By Kerry Elsworth

Growing up, my own mother was incredible as she took on every role imaginable within the football club in our village so that my brother and I could play. I am originally from Stalbridge, Dorset but I am a graduate of Photojournalism at University of South Wales.

My project stemmed from wanting to celebrate those who make it possible for children to access sport. As I talked to people, I found most of the volunteers and community were parents, so the project really became about them.

Sport has so many lasting benefits for young people, not just for fitness, but for their mental health and social life. I met amazing young athletes from many different sports, and every one of them had such determination, but also a proud parent who supported them every step of the way.

Our parents shape us in to the adults we become. Parental Pride celebrates the hard-working mothers and fathers who support their child athletes, through a series of portraits, considering the countless sacrifices they make to ensure their children enjoy all the benefits and rewards of sport.

Below is a selection of stories from my project, Parental Pride.

Heidi White, 46 and Ruby White, 12, Sturminster Newton Amateur Boxing Club. By Kerry Elsworth

Heidi White: “It’s the commitment. It’s the juggling. We’re out all the time, she trains three time a week, as well as playing football. It’s home quick, get changed, no time for homework. It’s not local either, we travel all over the country and there are opportunities abroad.

It’s a disciplined sport, and very respectful. People don’t understand why I let my daughter do it, but if she doesn’t want to anymore she can always stop, but I’d rather she was here than being shut in her room in front of a screen.

She’s so happy, bouncing around. When she first started, she was fearless, but now there are some butterflies. She won’t come to see me after a match, and all you want to do is give them a hug.

She’s a tiny thing, so weight match can be really hard, the heights don’t always match up. It is hard to watch, they’re getting tougher and bigger, I am lucky so far that she has won most. I struggle watching, when it does happen, I don’t know how I’ll react. What I will do. I watch with one eye.”

Eliza Moore, 10, Colin Moore, 49 and Oscar Moore, 12,  Stalbridge Cricket Club and North Dorset Cricket Club. By Kerry Elsworth

Colin Moore: “I coach and manage both their local and county teams, as well as being junior coordinator and child protection welfare officer for Stalbridge. I coach to have time with them, so I’m not just watching, but I am actively involved.

There’s a fair bit of driving, to matches and training. They train throughout the winter, so it’s all year for us.

I really enjoy it, I just love seeing them be active and outdoors. The team environment is valuable, socially, and on the fitness side as well. I got a lot from Cricket when I played, and I want them to have that same opportunity.“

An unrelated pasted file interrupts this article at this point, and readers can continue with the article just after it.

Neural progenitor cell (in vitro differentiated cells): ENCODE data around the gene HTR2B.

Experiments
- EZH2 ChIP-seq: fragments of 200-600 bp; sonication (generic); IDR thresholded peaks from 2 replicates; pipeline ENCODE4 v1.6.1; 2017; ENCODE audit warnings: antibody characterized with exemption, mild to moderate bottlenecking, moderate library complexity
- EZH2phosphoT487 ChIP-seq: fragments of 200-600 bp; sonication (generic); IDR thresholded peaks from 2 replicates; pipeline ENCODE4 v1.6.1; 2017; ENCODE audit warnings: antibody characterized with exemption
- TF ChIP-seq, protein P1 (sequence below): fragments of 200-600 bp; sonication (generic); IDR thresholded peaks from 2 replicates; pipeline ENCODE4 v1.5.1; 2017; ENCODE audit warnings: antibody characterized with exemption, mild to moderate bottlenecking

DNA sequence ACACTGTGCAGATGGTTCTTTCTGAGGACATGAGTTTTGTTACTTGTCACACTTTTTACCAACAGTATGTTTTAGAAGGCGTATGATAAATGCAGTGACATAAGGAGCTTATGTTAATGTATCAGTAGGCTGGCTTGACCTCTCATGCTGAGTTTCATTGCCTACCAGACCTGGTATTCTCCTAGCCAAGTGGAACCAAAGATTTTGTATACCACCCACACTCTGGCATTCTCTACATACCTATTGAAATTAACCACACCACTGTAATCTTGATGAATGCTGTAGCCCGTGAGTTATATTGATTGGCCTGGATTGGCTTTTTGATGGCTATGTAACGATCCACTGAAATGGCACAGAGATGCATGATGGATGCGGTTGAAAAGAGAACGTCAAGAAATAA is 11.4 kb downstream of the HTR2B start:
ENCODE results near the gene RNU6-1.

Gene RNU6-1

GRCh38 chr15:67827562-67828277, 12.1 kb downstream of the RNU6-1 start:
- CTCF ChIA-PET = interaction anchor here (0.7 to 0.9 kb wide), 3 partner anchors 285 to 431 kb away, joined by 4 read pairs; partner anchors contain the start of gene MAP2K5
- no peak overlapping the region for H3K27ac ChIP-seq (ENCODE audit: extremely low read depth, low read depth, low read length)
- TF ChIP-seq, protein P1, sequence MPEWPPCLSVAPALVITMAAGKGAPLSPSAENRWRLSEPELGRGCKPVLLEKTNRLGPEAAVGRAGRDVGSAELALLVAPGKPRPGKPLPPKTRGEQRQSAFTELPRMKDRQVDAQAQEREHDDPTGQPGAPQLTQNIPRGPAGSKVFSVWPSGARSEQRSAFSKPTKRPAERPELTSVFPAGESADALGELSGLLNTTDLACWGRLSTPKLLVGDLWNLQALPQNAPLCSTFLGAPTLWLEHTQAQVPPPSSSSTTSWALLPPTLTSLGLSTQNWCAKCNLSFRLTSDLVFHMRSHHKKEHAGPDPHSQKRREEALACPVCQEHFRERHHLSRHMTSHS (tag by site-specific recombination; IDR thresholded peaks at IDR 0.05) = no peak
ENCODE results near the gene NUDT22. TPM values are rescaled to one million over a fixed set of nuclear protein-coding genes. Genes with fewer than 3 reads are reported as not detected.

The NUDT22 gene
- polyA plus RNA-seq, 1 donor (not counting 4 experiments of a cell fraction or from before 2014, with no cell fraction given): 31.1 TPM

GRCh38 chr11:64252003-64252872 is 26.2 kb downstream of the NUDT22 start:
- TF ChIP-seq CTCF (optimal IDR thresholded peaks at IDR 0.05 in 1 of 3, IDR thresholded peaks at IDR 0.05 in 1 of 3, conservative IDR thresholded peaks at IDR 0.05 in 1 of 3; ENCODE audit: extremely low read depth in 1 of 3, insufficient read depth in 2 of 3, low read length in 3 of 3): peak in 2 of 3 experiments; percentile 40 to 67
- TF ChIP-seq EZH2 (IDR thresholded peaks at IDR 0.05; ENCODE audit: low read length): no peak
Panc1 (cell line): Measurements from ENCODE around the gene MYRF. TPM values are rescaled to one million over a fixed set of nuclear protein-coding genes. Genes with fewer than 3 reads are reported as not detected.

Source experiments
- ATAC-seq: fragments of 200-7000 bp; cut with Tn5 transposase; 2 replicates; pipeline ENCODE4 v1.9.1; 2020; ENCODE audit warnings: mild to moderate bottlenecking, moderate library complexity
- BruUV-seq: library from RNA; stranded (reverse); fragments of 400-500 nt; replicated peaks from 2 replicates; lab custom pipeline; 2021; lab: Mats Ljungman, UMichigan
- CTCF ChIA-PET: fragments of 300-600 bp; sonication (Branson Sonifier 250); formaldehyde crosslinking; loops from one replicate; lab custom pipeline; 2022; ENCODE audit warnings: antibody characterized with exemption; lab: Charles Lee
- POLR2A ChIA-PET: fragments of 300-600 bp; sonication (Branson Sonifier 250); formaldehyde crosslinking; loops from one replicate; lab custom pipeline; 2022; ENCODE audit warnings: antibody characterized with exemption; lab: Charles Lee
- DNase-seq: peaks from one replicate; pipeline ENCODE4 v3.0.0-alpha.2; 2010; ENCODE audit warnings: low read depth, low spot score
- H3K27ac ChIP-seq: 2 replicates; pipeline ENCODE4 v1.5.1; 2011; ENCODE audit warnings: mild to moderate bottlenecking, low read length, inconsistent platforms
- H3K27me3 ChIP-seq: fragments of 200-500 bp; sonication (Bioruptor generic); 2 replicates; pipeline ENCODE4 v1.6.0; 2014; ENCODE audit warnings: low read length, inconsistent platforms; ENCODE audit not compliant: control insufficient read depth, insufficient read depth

Simon Clarke, 51 and Freddie Clarke, 11, Stalbridge Youth Football Club. By Kerry Elsworth

Simon Clarke: “I help out by coaching and managing his team, we help marking out all of the pitches, running the line and sorting the teas for the parents on match days, as well as sitting on the club’s committee.

It’s a lot of work, but we give up so much of our time because we enjoy it ourselves and we feel it’s so important to help keep these small community teams running for the children.”

Andrew Cawley, 45 and Reuben Cawley, 10, Leweston Academy’s Modern Pentathlon. By Kerry Elsworth

Andrew Cawley: “Inevitably, lots of early mornings for training, 5:30am starts for the pools. Driving to events and obviously putting him in a sports specialist school, it’s why we chose Leweston because it’s an Academy for Pentathlon. It’s a comfortable school for him and it’s great socially.

It’s really going to set him up well, the fitness and cardiovascular aspect is so demanding and builds his strength, which helps with his horse-riding. For us, it’s about knowing he’s involved and has a passion for a sport that he finds rewarding. That gives us the knowledge that he is set for the future.”

Jonathon Turner, 41 and Molly Turner, 8, Skylands Pony and Carriage. By Kerry Elsworth

Jonathon Turner: “Most of the practice is done at home, sometimes she drives out on the roads but rarely. She completes two events a month. On driving days we have to get all the kit to competitions on the lorry. You do it instead of holidays.

Competition days are really big family affairs, everyone goes, all day, and the sisters get involved. When the weather’s horrid, you think you’re a bit nuts for doing it. We go all over the place as well. It’s so fantastic to watch her compete, winning is quite embarrassing actually, because we don’t do it for that.

As quite a cautious child, it’s hard to find something that’s such a team effort, but on the day it’s all her, which is quite terrifying actually, with a pony that can get to such speeds, but its great fun to watch. The team work to make it all look seamless is huge, and we all have our jobs to do on competition day.”

To see more of my work, visit

Pin It on Pinterest